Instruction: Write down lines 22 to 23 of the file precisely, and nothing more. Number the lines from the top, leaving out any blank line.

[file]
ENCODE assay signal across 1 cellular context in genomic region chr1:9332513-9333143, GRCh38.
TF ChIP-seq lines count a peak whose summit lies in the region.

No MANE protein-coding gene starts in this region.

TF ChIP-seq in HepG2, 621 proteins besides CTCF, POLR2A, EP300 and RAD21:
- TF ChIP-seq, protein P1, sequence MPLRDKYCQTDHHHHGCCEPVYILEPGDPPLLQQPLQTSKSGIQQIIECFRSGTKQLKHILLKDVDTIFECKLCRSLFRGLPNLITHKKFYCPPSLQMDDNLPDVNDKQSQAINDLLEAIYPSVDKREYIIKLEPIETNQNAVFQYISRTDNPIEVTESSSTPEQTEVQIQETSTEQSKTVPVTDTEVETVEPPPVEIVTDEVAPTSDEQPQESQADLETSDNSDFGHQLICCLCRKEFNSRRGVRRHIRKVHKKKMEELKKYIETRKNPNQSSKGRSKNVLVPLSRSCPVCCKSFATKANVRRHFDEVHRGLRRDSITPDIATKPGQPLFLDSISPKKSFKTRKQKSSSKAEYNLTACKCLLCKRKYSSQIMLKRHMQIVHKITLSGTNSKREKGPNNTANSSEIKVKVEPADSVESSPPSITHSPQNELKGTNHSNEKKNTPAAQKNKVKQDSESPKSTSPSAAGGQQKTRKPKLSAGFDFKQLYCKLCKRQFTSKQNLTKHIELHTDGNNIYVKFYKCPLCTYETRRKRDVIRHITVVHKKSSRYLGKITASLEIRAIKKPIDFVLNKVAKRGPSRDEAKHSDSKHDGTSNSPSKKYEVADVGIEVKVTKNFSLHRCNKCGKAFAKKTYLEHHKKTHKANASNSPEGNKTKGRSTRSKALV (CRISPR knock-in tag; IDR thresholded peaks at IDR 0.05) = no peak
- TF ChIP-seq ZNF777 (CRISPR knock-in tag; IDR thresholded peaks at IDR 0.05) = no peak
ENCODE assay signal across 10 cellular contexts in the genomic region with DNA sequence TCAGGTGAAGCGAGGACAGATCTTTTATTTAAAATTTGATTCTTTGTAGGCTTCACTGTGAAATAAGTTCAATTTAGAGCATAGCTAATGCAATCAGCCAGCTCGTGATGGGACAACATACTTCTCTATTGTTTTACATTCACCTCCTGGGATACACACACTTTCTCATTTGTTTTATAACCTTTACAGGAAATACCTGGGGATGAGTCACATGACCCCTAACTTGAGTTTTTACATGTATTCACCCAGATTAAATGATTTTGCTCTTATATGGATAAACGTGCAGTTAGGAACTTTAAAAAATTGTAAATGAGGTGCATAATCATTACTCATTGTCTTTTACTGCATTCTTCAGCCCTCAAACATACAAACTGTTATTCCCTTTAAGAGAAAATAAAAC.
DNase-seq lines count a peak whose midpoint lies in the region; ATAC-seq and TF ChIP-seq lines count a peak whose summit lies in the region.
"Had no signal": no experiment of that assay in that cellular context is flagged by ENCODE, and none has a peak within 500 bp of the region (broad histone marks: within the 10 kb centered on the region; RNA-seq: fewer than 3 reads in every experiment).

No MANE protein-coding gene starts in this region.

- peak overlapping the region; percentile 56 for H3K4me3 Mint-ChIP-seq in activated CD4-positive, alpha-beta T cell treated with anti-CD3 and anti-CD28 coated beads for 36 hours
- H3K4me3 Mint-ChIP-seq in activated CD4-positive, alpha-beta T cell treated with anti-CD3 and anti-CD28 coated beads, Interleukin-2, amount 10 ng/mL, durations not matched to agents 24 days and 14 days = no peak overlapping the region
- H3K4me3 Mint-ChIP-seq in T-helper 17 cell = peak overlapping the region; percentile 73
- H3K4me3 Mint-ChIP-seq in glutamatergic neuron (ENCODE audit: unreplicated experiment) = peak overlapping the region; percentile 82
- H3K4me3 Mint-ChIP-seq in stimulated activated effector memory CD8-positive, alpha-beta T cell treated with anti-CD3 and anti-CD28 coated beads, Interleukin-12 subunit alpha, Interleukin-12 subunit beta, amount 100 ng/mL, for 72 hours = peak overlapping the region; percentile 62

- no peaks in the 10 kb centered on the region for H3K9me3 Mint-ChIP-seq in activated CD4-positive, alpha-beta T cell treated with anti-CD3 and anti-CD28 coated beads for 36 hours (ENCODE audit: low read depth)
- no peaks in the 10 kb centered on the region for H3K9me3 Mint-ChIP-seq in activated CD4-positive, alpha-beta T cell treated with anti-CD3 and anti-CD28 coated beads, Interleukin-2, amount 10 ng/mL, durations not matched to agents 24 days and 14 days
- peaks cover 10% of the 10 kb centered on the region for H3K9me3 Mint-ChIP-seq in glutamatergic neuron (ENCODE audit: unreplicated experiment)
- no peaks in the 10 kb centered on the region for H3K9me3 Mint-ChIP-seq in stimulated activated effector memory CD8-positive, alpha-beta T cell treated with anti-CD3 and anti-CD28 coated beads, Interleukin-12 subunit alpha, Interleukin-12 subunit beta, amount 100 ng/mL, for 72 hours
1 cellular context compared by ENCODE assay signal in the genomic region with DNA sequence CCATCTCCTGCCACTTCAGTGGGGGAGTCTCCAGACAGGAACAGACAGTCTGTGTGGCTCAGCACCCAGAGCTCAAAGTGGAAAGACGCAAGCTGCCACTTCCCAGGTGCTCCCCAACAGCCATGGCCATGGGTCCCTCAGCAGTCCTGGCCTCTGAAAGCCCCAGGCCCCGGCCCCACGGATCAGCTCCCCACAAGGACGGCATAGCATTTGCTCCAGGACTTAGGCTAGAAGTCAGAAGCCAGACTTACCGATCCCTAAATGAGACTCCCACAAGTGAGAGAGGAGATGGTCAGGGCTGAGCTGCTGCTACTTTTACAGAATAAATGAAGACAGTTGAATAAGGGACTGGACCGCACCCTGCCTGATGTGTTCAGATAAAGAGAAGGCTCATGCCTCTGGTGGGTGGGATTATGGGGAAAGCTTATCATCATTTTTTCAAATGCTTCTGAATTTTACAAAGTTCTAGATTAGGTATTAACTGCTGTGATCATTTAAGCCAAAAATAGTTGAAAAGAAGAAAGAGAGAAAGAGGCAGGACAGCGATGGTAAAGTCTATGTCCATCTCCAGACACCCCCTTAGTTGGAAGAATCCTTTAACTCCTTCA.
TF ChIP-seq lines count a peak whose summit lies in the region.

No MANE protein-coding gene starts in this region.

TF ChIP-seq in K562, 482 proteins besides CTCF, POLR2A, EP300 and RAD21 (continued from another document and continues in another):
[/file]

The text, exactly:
No MANE protein-coding gene starts in this region.

TF ChIP-seq in K562, 482 proteins besides CTCF, POLR2A, EP300 and RAD21 (continued from another document and continues in another):